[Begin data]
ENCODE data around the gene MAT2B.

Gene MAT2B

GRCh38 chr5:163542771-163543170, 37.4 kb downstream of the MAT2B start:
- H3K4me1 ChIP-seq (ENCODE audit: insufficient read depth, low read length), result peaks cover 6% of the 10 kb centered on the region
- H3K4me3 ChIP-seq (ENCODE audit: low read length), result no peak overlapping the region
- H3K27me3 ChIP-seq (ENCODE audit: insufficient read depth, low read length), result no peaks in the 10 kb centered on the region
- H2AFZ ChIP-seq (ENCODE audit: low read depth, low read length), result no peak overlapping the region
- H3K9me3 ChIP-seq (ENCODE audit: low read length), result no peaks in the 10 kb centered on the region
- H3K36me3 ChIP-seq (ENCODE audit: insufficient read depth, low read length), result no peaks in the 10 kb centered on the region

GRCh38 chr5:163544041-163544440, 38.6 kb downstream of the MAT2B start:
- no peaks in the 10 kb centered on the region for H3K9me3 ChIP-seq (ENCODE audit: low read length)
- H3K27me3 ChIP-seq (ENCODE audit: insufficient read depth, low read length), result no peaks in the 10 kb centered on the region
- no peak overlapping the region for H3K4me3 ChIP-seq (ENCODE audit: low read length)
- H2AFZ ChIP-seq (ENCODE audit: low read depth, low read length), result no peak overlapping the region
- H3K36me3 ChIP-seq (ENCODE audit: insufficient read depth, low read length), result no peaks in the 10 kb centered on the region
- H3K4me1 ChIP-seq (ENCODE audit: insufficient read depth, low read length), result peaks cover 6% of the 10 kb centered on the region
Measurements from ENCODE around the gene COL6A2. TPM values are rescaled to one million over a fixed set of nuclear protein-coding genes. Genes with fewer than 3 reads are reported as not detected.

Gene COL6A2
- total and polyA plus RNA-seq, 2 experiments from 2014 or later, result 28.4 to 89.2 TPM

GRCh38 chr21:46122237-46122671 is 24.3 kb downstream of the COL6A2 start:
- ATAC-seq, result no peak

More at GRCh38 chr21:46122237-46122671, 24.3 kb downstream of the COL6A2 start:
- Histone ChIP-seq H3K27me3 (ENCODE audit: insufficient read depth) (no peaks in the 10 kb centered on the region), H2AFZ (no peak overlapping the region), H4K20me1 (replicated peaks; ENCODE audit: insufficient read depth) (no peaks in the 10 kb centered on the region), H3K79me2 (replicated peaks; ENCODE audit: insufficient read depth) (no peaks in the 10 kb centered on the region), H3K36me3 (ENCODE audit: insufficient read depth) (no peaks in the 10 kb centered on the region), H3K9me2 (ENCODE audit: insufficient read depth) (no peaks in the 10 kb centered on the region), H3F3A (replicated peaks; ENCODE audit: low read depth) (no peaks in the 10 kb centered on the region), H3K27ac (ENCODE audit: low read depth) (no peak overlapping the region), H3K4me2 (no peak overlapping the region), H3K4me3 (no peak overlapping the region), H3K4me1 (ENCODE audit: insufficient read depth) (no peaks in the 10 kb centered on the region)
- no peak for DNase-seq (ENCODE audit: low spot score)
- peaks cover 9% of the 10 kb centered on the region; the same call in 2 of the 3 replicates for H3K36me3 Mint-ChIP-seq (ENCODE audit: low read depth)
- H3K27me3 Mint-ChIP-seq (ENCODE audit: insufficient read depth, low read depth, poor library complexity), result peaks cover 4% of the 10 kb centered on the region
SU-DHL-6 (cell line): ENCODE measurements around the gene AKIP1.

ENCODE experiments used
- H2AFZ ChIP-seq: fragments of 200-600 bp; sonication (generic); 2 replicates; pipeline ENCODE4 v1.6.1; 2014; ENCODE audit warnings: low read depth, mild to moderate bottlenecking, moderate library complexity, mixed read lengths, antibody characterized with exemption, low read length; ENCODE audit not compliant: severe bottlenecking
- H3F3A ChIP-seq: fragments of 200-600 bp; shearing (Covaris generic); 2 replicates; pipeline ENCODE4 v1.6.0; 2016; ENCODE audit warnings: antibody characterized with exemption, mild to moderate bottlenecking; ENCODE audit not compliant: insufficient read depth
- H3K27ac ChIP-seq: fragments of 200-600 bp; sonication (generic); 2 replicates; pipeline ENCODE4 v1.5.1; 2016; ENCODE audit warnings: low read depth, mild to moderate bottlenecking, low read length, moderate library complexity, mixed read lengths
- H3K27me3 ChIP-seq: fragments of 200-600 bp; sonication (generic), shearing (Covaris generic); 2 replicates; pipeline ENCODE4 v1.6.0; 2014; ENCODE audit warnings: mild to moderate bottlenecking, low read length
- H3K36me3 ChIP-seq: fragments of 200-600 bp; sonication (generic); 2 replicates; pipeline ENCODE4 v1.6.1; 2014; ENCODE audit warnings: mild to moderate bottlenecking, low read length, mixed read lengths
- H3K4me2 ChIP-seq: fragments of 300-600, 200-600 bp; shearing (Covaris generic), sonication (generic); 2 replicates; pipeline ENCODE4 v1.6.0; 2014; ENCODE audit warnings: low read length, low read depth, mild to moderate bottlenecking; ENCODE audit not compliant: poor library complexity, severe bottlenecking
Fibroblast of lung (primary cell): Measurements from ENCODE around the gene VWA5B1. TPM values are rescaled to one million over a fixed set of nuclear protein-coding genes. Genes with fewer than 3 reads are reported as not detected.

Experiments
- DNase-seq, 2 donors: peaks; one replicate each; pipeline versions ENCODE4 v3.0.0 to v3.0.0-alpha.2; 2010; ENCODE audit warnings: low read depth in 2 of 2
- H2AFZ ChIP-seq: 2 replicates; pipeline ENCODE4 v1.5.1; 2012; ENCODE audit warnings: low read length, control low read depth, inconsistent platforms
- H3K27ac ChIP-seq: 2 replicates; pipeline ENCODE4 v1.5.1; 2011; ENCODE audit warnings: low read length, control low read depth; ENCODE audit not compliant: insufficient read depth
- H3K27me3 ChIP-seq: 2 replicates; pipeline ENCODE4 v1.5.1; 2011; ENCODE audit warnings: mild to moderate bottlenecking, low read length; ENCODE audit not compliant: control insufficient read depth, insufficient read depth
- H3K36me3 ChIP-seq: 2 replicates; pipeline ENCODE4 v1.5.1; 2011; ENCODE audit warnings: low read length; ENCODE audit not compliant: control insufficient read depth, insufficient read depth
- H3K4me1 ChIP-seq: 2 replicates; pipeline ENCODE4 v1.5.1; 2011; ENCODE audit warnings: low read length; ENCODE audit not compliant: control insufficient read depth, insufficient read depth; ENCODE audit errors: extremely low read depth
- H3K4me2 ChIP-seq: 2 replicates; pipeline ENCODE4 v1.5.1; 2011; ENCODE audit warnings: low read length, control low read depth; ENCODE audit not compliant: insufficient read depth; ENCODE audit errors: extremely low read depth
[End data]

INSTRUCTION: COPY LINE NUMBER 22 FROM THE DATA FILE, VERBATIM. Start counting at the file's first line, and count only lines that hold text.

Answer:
More at GRCh38 chr21:46122237-46122671, 24.3 kb downstream of the COL6A2 start: